On Tuesday, the National Economy Commission of the Saeima will discuss the impact of the increase in Euribor rates on the national economy. The European Central Bank's rate hike is aimed at taming inflation, but it could have a dramatic effect on mortgage borrowers with long-term and demanding payments to make, Indriksone said.
The fear is that, unable to pay their bills at home, workers will have little option but to seek better-paid work in other countries, which in turn would accentuate skills and labor shortages in Latvia as well as reducing tax revenues.
"We definitely don't want to experience another wave of economic emigration, when people couldn't pay their bills and left Latvia," said Indriksone, referring to earlier economic exoduses like the one of the early 2000s which saw more than 10% of the population pack up and leave in search of jobs.
The minister said she believes that credit institutions themselves should primarily assess the rise in rates and their impact. However, the state can get involved in this regard by applying a surplus profit tax to banks, which in Indriksone's view would be a suitable solution.
"If we take additional money from the banks, then it should go in the direction from where it was obtained. It is certainly additional programs of [state-run development bank] Altum to improve investments, the level of lending in the household sector is also very low," said Indriksone.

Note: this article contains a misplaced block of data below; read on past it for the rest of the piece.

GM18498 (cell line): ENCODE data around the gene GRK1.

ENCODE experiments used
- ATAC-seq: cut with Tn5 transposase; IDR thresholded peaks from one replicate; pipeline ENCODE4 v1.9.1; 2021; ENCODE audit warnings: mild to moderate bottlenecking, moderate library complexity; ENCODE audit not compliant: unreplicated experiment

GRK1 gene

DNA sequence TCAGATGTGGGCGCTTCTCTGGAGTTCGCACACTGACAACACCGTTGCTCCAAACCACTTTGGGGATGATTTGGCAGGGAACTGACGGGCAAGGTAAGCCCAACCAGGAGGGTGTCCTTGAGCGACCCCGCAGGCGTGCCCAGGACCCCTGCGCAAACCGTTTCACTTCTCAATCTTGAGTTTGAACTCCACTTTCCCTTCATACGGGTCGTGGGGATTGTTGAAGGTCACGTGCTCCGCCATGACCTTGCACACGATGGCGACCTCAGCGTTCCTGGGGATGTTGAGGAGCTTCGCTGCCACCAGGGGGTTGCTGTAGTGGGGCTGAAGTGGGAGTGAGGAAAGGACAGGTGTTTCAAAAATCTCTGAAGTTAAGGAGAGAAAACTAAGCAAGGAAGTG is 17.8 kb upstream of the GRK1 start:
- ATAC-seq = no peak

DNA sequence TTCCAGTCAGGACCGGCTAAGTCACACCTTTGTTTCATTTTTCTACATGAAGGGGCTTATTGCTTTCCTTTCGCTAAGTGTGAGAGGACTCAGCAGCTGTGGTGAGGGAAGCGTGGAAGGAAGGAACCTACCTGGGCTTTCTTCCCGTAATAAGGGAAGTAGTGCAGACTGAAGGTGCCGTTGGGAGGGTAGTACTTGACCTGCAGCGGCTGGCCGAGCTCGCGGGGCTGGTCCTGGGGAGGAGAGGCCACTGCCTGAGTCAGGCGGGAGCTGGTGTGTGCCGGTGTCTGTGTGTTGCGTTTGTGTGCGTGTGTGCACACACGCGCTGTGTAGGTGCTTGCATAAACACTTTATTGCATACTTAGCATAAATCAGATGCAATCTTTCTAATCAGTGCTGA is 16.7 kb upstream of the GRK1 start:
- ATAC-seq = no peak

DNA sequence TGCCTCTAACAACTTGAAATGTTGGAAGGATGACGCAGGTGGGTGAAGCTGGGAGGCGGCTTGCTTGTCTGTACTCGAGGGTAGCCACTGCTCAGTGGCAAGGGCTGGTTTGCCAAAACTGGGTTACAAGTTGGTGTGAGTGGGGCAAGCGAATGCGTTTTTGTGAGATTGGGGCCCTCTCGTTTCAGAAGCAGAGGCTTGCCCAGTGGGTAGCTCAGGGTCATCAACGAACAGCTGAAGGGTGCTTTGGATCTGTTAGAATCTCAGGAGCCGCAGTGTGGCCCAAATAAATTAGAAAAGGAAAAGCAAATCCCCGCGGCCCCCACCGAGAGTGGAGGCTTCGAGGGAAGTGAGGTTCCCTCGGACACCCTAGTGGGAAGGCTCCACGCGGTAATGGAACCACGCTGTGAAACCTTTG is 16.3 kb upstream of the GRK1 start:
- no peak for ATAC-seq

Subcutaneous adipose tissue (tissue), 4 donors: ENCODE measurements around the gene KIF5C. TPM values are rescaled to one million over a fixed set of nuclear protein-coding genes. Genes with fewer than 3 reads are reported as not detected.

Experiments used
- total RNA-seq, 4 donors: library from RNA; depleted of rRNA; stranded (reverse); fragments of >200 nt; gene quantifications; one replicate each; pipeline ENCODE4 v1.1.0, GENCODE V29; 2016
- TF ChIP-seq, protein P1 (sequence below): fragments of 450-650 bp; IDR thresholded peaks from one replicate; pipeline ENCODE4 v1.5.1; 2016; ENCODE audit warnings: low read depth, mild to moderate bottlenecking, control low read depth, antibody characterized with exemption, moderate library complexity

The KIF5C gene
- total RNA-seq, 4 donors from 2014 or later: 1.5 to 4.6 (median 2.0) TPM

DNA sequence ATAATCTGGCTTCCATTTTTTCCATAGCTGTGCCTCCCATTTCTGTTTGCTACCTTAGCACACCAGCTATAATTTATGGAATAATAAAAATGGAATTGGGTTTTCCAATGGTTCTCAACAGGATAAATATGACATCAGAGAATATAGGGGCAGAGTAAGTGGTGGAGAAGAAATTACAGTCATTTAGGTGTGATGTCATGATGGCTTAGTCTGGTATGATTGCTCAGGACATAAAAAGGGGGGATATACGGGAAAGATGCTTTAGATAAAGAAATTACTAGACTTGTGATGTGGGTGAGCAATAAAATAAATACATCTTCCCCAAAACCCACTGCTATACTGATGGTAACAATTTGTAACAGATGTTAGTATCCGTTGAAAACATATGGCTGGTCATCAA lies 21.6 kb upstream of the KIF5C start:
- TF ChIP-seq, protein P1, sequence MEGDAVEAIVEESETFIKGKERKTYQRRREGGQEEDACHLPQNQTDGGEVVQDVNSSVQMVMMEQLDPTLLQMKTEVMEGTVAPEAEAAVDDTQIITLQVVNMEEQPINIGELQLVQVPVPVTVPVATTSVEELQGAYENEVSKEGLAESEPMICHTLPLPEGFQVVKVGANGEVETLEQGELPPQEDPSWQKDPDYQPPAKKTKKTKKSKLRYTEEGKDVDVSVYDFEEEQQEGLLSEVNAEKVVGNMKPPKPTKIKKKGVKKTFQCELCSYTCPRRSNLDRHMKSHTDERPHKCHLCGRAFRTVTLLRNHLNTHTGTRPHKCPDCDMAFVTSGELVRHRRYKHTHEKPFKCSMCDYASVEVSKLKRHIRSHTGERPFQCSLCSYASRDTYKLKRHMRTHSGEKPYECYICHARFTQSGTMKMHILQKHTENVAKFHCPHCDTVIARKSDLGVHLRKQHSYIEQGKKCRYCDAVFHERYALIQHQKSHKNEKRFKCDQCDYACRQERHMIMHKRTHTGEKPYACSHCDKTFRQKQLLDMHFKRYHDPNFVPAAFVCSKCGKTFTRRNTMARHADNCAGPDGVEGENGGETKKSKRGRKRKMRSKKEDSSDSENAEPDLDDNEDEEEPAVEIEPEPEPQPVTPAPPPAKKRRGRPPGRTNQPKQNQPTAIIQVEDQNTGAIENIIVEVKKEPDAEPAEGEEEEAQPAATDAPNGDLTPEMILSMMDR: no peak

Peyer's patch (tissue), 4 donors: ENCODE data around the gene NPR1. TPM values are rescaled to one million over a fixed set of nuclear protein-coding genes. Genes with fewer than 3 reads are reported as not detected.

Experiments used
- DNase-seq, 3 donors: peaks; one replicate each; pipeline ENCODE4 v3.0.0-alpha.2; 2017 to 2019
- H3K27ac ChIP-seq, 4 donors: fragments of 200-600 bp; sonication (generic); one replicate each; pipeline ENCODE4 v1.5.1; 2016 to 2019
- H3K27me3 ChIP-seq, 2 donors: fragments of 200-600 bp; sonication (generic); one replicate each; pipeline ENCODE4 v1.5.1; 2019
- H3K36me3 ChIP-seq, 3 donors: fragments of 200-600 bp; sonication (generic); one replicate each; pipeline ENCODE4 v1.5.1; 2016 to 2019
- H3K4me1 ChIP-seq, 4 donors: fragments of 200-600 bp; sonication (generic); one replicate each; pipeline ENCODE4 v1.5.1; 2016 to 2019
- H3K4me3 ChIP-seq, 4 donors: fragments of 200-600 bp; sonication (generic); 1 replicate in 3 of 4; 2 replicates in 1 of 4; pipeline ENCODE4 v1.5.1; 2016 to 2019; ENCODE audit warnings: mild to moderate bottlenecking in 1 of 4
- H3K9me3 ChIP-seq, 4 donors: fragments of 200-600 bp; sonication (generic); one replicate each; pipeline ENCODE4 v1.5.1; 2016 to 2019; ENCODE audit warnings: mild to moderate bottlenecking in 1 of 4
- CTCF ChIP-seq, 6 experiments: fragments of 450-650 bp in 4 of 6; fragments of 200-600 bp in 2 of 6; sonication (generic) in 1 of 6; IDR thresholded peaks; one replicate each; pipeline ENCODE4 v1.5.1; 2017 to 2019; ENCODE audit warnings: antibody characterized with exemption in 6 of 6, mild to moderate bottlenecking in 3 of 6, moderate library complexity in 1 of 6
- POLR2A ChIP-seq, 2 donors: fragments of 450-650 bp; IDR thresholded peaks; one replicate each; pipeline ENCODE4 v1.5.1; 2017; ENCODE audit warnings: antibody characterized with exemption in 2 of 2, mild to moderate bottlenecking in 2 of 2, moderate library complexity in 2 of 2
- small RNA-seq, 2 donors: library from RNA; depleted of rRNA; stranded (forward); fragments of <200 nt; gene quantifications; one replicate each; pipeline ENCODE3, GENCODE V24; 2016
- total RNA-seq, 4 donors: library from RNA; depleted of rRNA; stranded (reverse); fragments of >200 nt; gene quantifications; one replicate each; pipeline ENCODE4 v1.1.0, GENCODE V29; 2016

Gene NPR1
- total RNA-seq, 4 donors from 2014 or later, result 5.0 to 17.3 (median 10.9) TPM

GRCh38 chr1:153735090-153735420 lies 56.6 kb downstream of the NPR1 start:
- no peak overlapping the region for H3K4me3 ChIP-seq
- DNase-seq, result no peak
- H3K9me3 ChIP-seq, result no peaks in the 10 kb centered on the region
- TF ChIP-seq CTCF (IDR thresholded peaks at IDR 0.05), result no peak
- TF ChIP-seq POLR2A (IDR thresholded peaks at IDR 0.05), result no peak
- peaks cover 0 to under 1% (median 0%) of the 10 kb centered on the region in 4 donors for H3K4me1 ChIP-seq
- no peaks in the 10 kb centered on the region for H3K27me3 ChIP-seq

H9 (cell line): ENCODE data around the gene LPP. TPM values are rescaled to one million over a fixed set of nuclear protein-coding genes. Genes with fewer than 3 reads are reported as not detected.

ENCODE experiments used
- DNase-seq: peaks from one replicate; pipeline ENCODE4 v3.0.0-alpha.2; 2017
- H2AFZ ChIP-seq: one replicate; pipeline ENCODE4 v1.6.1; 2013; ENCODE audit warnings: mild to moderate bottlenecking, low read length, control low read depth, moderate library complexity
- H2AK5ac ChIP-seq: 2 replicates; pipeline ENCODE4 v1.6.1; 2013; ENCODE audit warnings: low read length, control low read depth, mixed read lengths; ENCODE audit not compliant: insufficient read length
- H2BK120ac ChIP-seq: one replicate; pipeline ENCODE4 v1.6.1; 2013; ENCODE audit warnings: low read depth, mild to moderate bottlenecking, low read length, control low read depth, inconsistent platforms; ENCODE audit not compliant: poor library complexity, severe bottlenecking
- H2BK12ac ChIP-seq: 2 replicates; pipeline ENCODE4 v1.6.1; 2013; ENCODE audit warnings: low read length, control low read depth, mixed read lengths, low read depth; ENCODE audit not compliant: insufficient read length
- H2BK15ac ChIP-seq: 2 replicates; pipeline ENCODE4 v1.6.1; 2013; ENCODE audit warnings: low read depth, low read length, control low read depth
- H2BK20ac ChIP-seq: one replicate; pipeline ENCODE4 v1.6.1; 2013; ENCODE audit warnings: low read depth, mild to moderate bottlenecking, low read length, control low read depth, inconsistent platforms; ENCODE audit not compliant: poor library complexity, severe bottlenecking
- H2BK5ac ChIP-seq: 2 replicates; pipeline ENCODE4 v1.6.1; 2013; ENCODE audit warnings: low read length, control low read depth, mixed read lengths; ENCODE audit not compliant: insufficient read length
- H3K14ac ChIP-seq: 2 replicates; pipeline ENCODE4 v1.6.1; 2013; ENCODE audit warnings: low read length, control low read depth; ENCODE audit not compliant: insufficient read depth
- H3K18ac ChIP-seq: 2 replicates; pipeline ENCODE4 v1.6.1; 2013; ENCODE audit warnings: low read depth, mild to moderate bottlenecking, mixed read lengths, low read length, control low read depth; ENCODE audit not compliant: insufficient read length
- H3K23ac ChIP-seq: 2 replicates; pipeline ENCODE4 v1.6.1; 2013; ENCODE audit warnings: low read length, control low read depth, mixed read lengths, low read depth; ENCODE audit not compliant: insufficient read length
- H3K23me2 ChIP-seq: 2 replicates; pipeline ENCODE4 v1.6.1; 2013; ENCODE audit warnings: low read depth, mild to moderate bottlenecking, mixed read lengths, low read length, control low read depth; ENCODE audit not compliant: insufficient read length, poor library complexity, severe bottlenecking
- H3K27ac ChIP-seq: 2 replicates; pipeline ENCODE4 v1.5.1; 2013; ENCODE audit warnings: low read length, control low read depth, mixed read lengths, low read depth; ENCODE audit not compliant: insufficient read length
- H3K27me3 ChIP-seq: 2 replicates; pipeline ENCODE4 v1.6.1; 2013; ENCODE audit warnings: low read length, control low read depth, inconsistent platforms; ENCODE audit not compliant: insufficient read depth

At the beginning of August, the chairman of the Saeima's Budget and Finance (Tax) Commission, former Finance Minister Jānis Reirs (New Unity), stated that the Euribor interest rate is being unjustifiably applied to mortgage loans, so that certain banks can make huge profits.
This in turn caused criticism from representatives of the banking sector, who were skeptical of the former finance minister's understanding of the fundamentals of the financial system.
Reirs had previously also stated that those banks which, in addition to their fixed interest rates, also apply the Euribor interest rate to mortgage loans, are actually engaged in unfair business.
Representatives of the Latvian central bank – which in turn is one of the members of the European Central Bank which sets the Euribor rates – said that linking loans to Euribor rates is not unfair.